What Dancing Styles Are Best?

Do the kinds of dances that require split-second decisions. That's the key to improving plasticity and maintaining intelligence. Does dancing of any kind lead to such effects? Nope. Anything that works on retracing the same steps wouldn't help. It's all in the new decisions.

So, what can we learn from the study? The participants were all fast dancers. We know this because senior citizens aged 75 years and older grew up in the Roaring Twenties and the Swing Era. Hence, they danced the dances of their youth: foxtrot, swing, waltz, and probably Latin. I might say that these aren't your dad's dances, but they were. What's most important is that the patterns aren't memorized, but improvised.

That isn't to say that sequence-based dancing has no merit. It's great for the body, as it provides cardiovascular, stress and social benefits. However, on the topic of cognitive acuity, some kinds of dancing are better than others.

Can Men and Women Equally Benefit?

In social dancing, the follow role gains an automatic benefit because they must make hundreds of split-second decisions about what to do next. The name is a sort of misnomer, because the person in the follow role, usually a woman, is interpreting signals that their partner gives them. There are many variables to subconsciously juggle, and these variables change depending on the partner. Keeping track of so many things is excellent for keeping the mind sharp.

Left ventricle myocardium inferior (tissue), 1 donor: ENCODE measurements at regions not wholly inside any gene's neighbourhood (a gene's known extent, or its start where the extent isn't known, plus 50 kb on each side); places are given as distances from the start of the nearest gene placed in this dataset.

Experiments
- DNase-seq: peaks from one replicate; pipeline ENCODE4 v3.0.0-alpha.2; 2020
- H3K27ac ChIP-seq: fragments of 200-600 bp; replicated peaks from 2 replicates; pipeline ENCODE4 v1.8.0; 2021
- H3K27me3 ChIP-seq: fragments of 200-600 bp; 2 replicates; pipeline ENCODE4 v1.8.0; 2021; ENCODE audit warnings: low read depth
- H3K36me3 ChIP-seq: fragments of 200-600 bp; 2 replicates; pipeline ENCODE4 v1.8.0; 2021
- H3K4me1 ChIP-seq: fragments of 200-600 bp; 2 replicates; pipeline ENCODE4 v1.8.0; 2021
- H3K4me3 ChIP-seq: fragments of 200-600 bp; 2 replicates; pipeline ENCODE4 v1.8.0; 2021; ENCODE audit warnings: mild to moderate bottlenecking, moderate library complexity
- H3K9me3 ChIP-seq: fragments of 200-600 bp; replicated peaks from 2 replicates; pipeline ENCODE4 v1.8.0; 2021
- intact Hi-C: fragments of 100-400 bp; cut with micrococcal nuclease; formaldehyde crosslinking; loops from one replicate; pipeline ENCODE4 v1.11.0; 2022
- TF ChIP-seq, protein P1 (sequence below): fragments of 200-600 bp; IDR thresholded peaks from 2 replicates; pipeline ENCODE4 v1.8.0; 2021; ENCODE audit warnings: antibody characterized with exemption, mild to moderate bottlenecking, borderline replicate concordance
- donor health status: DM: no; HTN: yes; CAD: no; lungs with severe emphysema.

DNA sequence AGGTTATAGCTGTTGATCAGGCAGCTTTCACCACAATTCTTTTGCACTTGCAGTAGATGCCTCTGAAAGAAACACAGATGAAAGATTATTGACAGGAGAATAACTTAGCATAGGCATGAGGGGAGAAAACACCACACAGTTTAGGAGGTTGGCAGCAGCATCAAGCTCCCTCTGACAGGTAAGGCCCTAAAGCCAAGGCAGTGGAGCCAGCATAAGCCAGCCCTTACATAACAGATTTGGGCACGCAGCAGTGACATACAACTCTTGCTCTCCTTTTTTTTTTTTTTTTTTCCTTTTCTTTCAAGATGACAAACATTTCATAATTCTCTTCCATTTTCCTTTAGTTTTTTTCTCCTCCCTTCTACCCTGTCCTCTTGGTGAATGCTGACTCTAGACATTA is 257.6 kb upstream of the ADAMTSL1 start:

That isn’t to say that the lead role doesn’t involve decisions. On the contrary, notice what is going on with partner and what is working well. Then, adjust. Adapt. Constantly improve, and you’re making similar rapid-fire decisions. Also, don’t lead with the same patterns in the same fashion each time. Challenge yourself and try new things. Make more decisions. Build your web of intelligence. The other benefit is that your partner will have more fun dancing. They’ll also appreciate your constant adjustments and tailoring for their comfort.

Keep Dancing

The study suggested that dancing be done often. Seniors who solved crossword puzzles four days a week had a measurably lower risk of dementia than seniors who solved once a week. Similarly, if you can’t take classes or dance as much as you want, keep dancing. More is better, and the sooner, the better. It’s imperative to start spinning your web now, so that you’ll have more threads of movement later.